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How Can We Get Rabelo Out of This Dead End Lock! | The Adventure Continues

It’s 7:00am, and we are on our own now.  Scott is already on his way to the airport. I pour some cold cereal into a bowl.  Scott and his cooking will be sorely missed.

Wilco helping Scott out in the galley/kitchen.

When we are done with breakfast we load Wilco’s car back on deck.  He fixed the crane yesterday so it is working fine now.  Apparently there was an electrical problem in the winch control.

Rabelo heads down the canal, through the set of locks that we turned around in front of last night.  In case you were wondering the Dutch countryside is very flat.  This is a good thing because the locks are much further apart, and will not delay us so much.

A working barge, and like Rabelo she is a Spitz designed for the French Freycinet locks.

The scenery has also changed.  We are on a smaller canal, and the surrounding area is not so industrialized.  Still for this Southern California boy it looks rather bleak out there without any green.  We pass a couple of parks and even a recreational marina filled with small boats.

You know you’re in Holland when you start seeing windmills.

This is my last day on Rabelo.  Like Scott I have to leave for the train station at the crack of dawn.  We will need to unload the car again this evening so that we can get me to the train station early tomorrow morning.  With so few locks to delay us we are making great time, and shouldn’t have any problems covering over 100km today.  We won’t make it to Rabelo’s winter home in Dintelord, but Jan and Wilco should be there tomorrow evening.

Note the blue ferry and the warning float that follows the ferry across the canal. The Ferry is connected to a chain on the bottom of the canal, and therefore cannot avoid oncoming traffic.

It’s been an exciting trip.  Scott was wonderful with his great attitude and fantastic cooking.  Jan had plenty of old sea stories to tell after spending his life on the water.  Wilco of course could not have been better.  He will make our travels through France so much easier because he has been on almost every canal or river.  Besides WIlco is just a great guy to have around.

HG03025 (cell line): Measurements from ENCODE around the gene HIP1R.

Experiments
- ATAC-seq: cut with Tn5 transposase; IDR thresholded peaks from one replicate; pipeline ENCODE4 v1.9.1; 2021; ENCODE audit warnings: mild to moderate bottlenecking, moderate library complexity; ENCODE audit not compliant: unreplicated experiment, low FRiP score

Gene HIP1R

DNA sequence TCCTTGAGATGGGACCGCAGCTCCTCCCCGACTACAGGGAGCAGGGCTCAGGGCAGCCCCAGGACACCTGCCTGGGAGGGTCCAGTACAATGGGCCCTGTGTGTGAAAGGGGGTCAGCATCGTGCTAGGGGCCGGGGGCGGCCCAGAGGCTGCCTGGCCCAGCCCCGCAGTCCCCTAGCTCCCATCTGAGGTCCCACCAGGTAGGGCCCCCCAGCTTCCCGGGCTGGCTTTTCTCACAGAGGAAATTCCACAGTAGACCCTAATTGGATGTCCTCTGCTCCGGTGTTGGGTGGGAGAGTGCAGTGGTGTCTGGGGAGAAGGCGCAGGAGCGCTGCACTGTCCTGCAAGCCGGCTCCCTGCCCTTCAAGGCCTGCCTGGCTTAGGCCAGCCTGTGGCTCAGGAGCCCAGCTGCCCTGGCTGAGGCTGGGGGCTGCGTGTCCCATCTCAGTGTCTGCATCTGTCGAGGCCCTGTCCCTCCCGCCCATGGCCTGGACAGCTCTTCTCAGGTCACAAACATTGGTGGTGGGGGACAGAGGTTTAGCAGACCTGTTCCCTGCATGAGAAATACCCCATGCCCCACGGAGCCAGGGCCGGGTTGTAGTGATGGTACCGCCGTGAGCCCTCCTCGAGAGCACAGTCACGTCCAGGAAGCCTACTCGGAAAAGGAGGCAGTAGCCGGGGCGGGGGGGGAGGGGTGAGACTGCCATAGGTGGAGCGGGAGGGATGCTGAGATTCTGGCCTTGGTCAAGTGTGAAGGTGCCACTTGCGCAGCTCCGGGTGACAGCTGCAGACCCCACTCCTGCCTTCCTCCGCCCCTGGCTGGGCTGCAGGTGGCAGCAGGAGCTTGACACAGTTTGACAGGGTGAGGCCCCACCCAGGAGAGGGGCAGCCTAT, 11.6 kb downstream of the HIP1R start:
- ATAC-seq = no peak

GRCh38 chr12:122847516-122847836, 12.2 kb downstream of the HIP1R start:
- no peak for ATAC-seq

It is after 10:00pm.  The wind has picked up, and it just started to rain.  Wilco called the lock ahead to find out where we can drop off the car.  They have a spot, but we can’t spend the night there.  Two 330 ft barges have reserved the spot for tonight.  We crane the car onto the dock about a half-mile from the lock.  I drive over to the lock while Wilco and Jan take Rabelo.  Our mooring tonight will be an old abandon lock next to the new one.  I get there first, and to my horror discover that the spot where we are supposed to park is a dead end.  Once Rabelo enters the abandon lock there will be only one way out and that means backing her out.  It is almost impossible to back a barge without a bow thruster.  We need to find a different place to spend the night.

I see Rabelo about to enter the old lock and try to wave her off.  She keeps coming.  It’s too late Rabelo is committed.  Once Rabelo is tied up I ask Wilco how he plans on getting her out. He shrugs his shoulders and says he doesn’t know, but he’ll figure something out.  You have to love these Dutch Men.

That night while Wilco is dreaming about how to get Rabelo out of the old lock all I can think about is the adventure that awaits us.

-Tom Miller

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About the Author:

Tom Miller graduated from the University of Southern California with a Bachelor of Science in Geology. He is a consummate adventurer with over 1,000 dives as a recreational scuba diver, and an avid sailor who has traveled 65,000 miles throughout the Pacific including the Hawaiian Islands. Miller has also cruised the canals of Europe on his canal barge and given numerous lectures on cruising the canals of Europe, as well as sailing in the South Pacific. Piloting is also an interest of Miller's, and He has completed over 1,000 hours flying everything from small Cessnas to Lear jets.